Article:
By David Flin
This series of articles is the first draft of what will hopefully be a book published by Sgt. Frosty Publications
This is a bit of a digression, but you’ll be used to me doing that by now. However, the different types of battle imply different types of courage needed to fight in them.
Inevitably, there are indeed different types of courage. For troops, these come down to two different types of courage: stoic courage and dashing courage. Commanders of armies also need moral courage, because they will need to make difficult decisions and they need the moral courage to stand by those decisions or change their minds, as appropriate. They also need the wit to distinguish which is which, but discussion of that is outside the brief of this book.
Stoic courage, as the name implies, is the courage to stand firm in the face of an assault. It is the principal requirement of heavy infantry, unable to move quickly, to be able to either hold position or steadily advance.
Dashing courage is needed for dashing into attacking positions. Leaping into the unknown requires a different kind of courage to stoic courage. Dashing courage is the principle requirement of light cavalry, which isn’t expected to stand and fight, but is expected to rush into situations to find out what’s there.
But, in the end, courage is not as important as cohesion (drink) for troops. Cohesion can give courage to an individual and a unit; courage on its own can’t give cohesion to a unit. That’s because courage is very much an individual thing, something that warriors need in abundance, but which is not so important for soldiers (see PXXX for definitions of warriors and soldiers). Cohesion is what holds a unit together.
It’s well-known that in most pre-modern battles, the majority of casualties occur after one side or the other has broken and are fleeing. There are exceptions to this, such as the Battle of Hastings (1066), when both sides had high cohesion and the forces held together for most of the day, the battle swaying to and fro, until early evening when the Saxon forces finally broke.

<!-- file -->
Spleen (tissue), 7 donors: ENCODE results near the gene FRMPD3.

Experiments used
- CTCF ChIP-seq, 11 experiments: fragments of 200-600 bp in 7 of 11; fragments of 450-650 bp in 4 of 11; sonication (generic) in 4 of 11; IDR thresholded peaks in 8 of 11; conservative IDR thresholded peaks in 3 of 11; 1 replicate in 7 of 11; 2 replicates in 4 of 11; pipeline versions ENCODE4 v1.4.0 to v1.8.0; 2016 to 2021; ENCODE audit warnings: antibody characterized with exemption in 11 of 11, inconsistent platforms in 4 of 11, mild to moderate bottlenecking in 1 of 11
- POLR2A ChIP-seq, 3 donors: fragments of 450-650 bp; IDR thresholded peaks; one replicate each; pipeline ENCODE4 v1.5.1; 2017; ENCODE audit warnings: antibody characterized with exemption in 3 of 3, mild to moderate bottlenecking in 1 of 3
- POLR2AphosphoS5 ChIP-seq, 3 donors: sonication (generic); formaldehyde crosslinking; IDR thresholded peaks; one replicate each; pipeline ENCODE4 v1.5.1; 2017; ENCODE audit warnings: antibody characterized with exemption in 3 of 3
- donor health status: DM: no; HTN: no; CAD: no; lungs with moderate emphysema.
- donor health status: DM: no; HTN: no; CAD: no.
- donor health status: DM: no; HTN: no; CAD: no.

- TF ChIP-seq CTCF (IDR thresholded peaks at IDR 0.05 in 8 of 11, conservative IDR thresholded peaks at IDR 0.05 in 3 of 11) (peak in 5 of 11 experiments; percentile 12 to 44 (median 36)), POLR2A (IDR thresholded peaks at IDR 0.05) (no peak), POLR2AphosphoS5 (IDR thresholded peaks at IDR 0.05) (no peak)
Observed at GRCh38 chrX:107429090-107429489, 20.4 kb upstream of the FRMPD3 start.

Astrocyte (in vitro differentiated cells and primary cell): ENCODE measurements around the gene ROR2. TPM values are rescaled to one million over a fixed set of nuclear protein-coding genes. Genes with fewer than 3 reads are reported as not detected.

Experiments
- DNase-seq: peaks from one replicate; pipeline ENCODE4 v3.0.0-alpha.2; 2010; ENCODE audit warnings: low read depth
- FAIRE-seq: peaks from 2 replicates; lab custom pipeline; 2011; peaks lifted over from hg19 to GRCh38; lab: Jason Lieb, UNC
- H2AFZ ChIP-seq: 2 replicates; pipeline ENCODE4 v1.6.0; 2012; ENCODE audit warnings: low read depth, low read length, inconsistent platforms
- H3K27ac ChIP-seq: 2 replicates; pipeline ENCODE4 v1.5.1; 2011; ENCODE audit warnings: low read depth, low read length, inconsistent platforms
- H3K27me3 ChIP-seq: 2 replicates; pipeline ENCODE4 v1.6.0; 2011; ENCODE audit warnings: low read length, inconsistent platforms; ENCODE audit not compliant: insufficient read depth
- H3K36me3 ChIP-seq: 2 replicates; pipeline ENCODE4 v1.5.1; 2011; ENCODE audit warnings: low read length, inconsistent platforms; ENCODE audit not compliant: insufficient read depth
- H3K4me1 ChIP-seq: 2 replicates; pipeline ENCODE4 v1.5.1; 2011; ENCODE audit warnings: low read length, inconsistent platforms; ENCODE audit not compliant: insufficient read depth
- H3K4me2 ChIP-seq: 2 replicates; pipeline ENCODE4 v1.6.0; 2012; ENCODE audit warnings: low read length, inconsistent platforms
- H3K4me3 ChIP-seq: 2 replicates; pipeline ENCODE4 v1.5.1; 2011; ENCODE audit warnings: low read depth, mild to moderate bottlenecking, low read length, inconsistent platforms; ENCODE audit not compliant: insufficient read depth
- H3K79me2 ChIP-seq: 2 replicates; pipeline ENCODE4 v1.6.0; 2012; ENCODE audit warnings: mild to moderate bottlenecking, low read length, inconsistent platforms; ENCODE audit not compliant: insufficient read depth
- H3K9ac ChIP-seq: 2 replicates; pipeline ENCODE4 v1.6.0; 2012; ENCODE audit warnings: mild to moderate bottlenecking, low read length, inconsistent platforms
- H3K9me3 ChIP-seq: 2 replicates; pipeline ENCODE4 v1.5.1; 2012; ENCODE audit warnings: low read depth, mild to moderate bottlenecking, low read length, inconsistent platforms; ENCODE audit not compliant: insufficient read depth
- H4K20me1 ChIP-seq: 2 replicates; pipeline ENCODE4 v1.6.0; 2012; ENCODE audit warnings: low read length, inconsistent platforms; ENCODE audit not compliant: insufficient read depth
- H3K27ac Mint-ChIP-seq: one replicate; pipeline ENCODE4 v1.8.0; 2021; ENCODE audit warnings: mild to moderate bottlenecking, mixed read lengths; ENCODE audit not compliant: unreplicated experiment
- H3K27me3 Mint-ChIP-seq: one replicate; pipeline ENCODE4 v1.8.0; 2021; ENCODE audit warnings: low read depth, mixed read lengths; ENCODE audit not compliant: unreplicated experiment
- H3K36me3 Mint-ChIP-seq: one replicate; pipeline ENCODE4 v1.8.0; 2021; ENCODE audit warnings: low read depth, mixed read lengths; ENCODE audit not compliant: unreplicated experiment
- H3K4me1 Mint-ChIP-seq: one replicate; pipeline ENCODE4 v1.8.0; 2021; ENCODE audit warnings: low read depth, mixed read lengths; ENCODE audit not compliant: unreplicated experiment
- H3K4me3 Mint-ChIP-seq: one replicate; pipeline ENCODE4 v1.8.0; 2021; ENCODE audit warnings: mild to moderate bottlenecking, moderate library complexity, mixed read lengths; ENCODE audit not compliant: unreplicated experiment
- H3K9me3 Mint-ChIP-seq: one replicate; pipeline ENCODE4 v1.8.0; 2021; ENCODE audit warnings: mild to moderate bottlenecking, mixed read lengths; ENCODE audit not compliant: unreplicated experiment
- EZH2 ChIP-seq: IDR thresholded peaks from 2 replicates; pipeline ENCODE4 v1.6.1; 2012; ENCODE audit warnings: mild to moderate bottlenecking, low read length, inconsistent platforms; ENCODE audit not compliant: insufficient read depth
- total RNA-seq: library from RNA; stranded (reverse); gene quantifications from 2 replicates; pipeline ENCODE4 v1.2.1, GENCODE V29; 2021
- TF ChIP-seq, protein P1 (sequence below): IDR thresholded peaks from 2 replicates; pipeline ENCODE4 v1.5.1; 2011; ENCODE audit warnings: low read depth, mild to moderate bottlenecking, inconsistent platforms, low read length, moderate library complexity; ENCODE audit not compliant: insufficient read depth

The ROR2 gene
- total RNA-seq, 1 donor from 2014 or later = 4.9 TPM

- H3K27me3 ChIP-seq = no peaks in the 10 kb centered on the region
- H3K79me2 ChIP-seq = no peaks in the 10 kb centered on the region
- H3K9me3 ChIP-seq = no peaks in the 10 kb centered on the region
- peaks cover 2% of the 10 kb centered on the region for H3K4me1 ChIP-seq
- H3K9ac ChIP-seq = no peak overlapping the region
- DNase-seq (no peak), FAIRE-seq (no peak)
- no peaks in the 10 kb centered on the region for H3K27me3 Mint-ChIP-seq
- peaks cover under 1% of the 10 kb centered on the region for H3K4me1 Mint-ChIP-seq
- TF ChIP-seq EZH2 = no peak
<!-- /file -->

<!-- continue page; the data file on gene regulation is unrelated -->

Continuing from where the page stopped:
In general, one side will lose cohesion during a battle, break and flee. That is when the slaughter begins. This is why one military adage states: “Victory goes to the side that keeps on going for the longest.”
In history, troop morale and unit cohesion are vital, as important as weapon technology or numbers. As we have seen earlier, many factors can boost cohesion and morale: training, command, charismatic leadership, psychology (fighting for one’s home is generally a stronger motivator than fighting to plunder someone else’s home, which is generally a stronger motivator than fighting for some lord in a distant land for no reward). It is my fervent wish that we see these factors more often in fiction.
At which point, I need to give a shout out to JRR Tolkien’s Lord of the Rings. JRRT is explicit in having “will” be a crucial factor in determining the outcome of battles. The greatest weapon that the Nazgul had was their ability to strike terror and break cohesion, far more effective than any physical threat that they posed.
David Flin is a writer and owner of Sgt. Frosty Publications. His books can be found there.